Catholic Brother Who Taught at North Catholic Faces Sentencing in Australia for Sexual Assaults

By Peter Smith
Pittsburgh Post-Gazette
July 10, 2015

Before he arrived in Pittsburgh in 1986 for an 11-year teaching stint among unsuspecting youths, an American Roman Catholic religious brother left a trail of devastated young lives in Australia, a Melbourne court heard at a presentencing hearing this week following his sexual abuse conviction.

Victoria County Court heard victim-impact statements and other testimony Wednesday in the case of Brother Bernard Hartman, a member of the St. Louis-based Marianist Province of the United States.

He faces sentencing July 24 for his convictions this spring of sexually assaulting two girls and a boy during the 1970s and early 1980s, when he taught at a boy’s Catholic high school in suburban Melbourne. The boy was a student, and the girls were sisters of students.

“At the age of 50 I am unsure if I will ever gain what was taken from me in my childhood years,” Mairead Ashcroft of suburban Melbourne told the court.

Brother Hartman, 75, pleaded guilty to four charges of indecent assault involving the girls and was convicted at trial of one charge of indecent assault and two charges of common-law assault on the boy.

Brother Hartman taught science at North Catholic High School in Pittsburgh from 1986 to 1997, when he was abruptly removed by the Marianists with no public notification. That, according to the Marianists, was when the order learned from Catholic officials in Australia of allegations against him, but the public was not notified at the time.

In 2014, the Diocese of Pittsburgh said a former North Catholic student reported also being assaulted by Brother Hartman when he was there. It reported this to the Allegheny County District Attorney’s Office, which attempted to contact the person but said the statute of limitations would have prevented prosecution.

Victoria prosecutor Michael Hennessy on Wednesday described how Brother Hartman befriended families of victims as young as 5, then plied them with sweets and other favors even as he assaulted them, according to reports in Australian media. Brother Hartman’s exploiting of his position of trust to violate children who didn’t know how to resist made his actions especially deserving of punishment, Mr. Hennessy said.

Ms. Ashcroft had been waiting 16 years for her day in court, since she first confronted Catholic officials in 1999 about assaults that began at age 8.

“When I was a child, Bernard Joseph Hartman, one of God’s ordained representatives, shattered my trust,” said Ms. Ashcroft, who agreed to have her name used. “At the age of 8 he first used me as an object for his own pleasure. … I would often vomit and feel ill for days when I knew that Hartman was once again going to be my babysitter.”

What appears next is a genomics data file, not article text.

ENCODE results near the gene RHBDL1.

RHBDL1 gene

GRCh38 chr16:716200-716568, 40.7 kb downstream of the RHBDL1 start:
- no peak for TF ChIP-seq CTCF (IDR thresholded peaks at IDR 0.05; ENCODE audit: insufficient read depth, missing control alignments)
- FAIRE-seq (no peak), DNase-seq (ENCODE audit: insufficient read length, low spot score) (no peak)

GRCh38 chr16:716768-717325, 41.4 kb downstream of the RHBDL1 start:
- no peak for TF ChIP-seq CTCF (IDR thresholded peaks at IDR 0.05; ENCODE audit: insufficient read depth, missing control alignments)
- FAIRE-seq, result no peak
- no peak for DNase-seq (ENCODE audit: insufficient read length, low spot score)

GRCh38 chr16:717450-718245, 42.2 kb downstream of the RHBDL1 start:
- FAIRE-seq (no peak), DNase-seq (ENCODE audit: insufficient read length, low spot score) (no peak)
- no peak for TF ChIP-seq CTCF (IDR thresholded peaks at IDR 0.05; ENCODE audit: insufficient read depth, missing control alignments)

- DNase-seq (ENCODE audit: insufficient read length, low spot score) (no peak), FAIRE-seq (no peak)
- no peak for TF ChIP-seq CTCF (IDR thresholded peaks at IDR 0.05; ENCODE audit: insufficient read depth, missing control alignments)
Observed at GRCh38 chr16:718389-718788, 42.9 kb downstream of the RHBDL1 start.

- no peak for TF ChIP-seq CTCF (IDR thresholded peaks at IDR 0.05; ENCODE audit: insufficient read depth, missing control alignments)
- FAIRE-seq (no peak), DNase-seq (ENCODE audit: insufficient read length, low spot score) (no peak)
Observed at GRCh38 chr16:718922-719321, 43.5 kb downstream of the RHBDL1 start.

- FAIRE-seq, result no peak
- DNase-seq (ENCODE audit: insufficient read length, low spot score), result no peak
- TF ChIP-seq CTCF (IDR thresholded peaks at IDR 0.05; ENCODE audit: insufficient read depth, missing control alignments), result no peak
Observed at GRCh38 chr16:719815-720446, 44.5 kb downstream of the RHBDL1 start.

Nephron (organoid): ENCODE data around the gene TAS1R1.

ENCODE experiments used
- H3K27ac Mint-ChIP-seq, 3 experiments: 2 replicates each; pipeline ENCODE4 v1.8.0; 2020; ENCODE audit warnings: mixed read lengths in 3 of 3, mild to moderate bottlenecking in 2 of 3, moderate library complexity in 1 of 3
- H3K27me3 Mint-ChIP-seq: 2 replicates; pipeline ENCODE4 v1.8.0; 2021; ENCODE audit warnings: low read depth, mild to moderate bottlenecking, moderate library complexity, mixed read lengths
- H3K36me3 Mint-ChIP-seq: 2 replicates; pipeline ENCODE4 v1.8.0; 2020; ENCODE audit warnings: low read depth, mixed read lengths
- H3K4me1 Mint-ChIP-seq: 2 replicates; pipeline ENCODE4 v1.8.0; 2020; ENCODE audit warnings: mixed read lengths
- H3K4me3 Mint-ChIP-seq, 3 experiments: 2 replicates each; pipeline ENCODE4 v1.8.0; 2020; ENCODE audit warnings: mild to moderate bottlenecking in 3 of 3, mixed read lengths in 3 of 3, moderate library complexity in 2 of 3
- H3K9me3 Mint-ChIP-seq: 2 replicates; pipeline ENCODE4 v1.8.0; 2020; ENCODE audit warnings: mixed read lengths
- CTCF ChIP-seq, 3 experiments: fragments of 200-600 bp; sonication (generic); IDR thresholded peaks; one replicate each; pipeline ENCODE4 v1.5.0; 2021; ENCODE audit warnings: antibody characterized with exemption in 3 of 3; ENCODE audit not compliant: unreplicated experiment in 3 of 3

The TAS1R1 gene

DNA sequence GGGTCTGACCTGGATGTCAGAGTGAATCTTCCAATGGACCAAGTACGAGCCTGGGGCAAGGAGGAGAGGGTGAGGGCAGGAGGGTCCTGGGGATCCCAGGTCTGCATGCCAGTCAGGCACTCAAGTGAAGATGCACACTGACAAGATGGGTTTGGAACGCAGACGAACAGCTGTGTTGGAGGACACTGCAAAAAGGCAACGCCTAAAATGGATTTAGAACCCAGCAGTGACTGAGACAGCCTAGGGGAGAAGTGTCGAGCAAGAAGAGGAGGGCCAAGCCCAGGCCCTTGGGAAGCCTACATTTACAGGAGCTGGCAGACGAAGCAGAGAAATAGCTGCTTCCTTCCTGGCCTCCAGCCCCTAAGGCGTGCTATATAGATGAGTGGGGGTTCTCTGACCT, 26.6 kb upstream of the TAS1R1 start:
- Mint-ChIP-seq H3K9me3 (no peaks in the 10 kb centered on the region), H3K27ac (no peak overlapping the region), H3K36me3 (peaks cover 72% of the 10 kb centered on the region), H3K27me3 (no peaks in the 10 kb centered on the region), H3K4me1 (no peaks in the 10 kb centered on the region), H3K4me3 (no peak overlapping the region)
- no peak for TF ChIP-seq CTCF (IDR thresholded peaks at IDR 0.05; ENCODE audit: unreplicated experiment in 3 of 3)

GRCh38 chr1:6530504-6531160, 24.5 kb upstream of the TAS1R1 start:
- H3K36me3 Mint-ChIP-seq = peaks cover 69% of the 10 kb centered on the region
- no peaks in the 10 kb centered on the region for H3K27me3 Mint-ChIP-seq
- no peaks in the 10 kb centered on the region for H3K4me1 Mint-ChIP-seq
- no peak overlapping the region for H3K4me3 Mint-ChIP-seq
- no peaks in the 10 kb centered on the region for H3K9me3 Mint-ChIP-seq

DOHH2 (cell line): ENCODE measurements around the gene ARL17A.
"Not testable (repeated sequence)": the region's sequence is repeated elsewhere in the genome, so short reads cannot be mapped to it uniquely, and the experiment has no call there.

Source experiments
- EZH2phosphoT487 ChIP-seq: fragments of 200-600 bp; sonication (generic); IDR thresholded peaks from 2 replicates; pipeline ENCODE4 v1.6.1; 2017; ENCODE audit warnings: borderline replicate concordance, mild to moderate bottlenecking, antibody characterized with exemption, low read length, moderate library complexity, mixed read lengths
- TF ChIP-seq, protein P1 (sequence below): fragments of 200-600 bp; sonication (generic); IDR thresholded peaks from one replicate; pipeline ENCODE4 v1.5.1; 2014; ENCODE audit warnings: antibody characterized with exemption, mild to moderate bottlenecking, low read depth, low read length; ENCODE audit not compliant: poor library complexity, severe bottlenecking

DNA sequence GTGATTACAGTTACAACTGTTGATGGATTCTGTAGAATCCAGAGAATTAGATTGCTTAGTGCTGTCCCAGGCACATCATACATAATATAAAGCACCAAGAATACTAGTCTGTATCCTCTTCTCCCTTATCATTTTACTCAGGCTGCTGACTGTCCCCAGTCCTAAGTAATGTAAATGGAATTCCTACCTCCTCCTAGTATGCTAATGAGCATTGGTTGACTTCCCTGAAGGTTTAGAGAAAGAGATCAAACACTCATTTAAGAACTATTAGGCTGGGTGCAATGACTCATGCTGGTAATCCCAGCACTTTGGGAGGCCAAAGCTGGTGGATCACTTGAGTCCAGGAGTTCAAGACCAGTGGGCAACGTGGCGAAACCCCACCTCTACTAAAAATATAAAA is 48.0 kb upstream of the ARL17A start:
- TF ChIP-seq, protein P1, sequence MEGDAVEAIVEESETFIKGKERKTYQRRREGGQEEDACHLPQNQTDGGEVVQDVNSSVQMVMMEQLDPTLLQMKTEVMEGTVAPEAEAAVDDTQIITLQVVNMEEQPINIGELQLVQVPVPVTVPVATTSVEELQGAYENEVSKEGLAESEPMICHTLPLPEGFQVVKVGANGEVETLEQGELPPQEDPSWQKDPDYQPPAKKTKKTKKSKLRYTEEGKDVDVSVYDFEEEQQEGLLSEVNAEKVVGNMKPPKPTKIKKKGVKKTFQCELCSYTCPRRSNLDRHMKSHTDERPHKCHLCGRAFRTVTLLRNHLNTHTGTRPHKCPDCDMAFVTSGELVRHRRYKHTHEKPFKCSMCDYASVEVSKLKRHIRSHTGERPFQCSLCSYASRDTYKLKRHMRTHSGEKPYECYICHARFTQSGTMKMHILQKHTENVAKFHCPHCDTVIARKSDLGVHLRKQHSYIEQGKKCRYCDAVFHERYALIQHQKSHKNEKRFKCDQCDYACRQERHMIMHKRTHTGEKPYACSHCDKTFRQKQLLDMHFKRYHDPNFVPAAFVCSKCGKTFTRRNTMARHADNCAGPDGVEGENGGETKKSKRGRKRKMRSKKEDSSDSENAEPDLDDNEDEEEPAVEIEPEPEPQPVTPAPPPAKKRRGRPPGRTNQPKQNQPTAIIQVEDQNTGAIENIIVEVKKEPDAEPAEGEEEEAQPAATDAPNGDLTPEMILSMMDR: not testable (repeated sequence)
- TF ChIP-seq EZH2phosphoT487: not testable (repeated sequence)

The abuse continued until age 11, when she called out to her brother for help, she said. But the trauma stayed with her for years, as well as guilt that by protecting herself, Brother Hartman would likely find another young victim. She said she started abusing alcohol at age 12, skipping school and suffering severe anxiety. As a young adult, she found herself in damaging relationships, unable to trust people and struggling to bond with her own children.

She has undergone years of counseling and also training to do counseling and art therapy to help others recover from and prevent abuse, she said. “My sincere hope is that this process will not only be healing for me but that Bernard Joseph Hartman might also have an opportunity to come to terms with the crimes he committed and … be a positive example to other perpetrators,” she said.

Her son, Campbell MacKinnon, said he grew up experiencing the trauma second-hand, hearing her screams from night terrors and missing her presence at important school and sports events when she was unable to leave the house.

“I am now proud and supportive of every decision she makes to get justice, turning such a negative into a positive,” he said.

Ms. Ashcroft, who reported the abuse to Catholic authorities in 1999, went public in 2011 out of frustration with the slow pace of the investigation. Brother Hartman was extradited in 2013.

After the Marianists removed Brother Hartman from North Catholic, they sent him to a “psycho-sexual therapy program,” according to testimony by a fellow Marianist reported in Australian media. They then put him on a “safety plan” at their Dayton, Ohio, facility, which included no assignments around children. But he continued to present himself as a brother in good standing and wear the garb of the order, which honored him for his service at events years after it knew of the allegations.

Brother Hartman, who has been a Marianist for about 57 years, served in various U.S. assignments before his time in Australia, including at North Catholic in 1961 and 1979.

Peter Smith: or 412-263-1416; Twitter@PG_PeterSmith








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